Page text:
when I got back to the shack, loads of people rigging up......out of just the ones I helped:

first one only had four out of five lines attatched when he asked me to launch him, one of the back lines was disconnected.

second one had front and back lines the wrong way round.

third one had left side front and back lines twisted multiple times.

I approached 2 guys who were in the shallows, who kept insisting on holding the bar upside down causing "death sweeps" over kids swimming close in.

I saw multiple "close calls" of people launching on the beach without doing simple things like checking whether there was another kite behind them.....(despite much shouting by the more experienced of us there).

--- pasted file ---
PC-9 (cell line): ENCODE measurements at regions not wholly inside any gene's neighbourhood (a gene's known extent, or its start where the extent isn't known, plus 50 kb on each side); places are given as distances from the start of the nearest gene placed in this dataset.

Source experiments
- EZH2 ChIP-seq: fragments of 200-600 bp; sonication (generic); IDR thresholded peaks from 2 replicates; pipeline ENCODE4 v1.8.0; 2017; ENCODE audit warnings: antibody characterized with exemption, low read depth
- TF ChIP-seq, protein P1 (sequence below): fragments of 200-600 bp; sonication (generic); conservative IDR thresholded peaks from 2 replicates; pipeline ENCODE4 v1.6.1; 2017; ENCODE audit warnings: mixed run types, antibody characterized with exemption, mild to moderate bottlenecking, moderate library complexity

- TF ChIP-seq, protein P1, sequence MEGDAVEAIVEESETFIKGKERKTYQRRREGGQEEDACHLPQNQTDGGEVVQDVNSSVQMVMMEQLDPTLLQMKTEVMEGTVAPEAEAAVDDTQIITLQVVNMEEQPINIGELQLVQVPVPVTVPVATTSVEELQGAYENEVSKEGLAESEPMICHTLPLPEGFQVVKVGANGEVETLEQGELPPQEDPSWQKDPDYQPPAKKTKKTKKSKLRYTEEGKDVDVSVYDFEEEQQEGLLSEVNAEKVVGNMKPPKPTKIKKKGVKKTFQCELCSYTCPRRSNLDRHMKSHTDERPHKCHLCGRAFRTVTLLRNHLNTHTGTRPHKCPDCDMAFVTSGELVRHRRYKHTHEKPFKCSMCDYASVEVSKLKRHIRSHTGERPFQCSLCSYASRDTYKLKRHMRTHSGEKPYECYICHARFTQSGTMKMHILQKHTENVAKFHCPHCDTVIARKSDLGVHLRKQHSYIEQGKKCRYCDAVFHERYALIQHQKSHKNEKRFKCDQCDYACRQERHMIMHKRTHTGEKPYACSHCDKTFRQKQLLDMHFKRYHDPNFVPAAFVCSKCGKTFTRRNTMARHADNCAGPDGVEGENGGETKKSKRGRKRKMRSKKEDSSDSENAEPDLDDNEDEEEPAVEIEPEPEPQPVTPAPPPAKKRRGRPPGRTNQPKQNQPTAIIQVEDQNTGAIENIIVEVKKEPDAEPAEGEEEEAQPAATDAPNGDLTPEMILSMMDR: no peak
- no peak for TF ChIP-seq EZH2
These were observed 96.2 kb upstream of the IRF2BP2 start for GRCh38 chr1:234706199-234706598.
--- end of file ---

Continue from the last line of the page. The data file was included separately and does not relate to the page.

I went home in the end.....too @#$%^ dangerous. I had 2 members of the public come up to me and ask if it was all as dangerous as it looked and observing that people didn't look like they knew what they were doing.
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Postby OliverG » Tue Jul 05, 2005 8:09 am

Anonymous wrote:was a circus at alameda yesterday.......

first one only had four out of five lines attatched when he asked me to launch him, one of the back lines was disconnected.

second one had front and back lines the wrong way round.

third one had left side front and back lines twisted multiple times.

I approached 2 guys who were in the shallows, who kept insisting on holding the bar upside down causing "death sweeps" over kids swimming close in.